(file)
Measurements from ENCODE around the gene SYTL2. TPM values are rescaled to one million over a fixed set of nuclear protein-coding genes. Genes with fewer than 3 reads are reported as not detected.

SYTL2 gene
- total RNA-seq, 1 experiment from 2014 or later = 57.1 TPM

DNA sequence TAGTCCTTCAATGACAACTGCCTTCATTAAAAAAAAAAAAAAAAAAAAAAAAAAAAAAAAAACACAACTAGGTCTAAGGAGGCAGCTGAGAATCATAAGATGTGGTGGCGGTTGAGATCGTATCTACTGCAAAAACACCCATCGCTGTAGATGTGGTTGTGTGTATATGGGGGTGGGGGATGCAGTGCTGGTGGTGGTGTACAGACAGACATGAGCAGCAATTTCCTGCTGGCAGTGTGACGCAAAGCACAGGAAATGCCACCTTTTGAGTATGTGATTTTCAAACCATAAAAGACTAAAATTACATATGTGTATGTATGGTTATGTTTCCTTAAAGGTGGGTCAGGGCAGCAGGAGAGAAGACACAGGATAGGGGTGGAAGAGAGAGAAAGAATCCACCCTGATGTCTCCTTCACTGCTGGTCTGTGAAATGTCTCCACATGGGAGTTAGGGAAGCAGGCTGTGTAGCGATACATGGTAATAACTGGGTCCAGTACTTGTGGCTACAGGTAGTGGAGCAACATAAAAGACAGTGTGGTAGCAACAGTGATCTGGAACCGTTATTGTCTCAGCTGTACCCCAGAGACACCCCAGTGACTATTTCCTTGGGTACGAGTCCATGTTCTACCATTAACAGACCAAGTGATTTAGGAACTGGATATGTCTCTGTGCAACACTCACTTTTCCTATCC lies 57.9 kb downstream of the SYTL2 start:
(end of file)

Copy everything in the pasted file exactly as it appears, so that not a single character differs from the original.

Measurements from ENCODE around the gene SYTL2. TPM values are rescaled to one million over a fixed set of nuclear protein-coding genes. Genes with fewer than 3 reads are reported as not detected.

SYTL2 gene
- total RNA-seq, 1 experiment from 2014 or later = 57.1 TPM

DNA sequence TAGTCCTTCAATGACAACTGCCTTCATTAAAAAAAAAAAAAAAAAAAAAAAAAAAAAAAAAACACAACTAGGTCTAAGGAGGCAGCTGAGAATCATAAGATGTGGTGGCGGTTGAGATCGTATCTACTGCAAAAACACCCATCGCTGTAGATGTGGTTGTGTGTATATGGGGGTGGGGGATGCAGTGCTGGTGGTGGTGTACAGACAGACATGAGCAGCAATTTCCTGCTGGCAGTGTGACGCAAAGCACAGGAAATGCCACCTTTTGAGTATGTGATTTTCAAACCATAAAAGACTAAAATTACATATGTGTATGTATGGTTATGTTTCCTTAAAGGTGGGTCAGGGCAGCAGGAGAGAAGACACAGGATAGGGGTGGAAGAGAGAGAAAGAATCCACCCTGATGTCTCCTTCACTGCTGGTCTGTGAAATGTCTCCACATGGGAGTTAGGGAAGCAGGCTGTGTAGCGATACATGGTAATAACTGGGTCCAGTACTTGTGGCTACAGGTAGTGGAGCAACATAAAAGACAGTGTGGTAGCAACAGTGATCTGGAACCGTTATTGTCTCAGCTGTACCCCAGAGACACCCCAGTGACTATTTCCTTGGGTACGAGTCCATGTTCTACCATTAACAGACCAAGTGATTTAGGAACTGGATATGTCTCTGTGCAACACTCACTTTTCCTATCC lies 57.9 kb downstream of the SYTL2 start: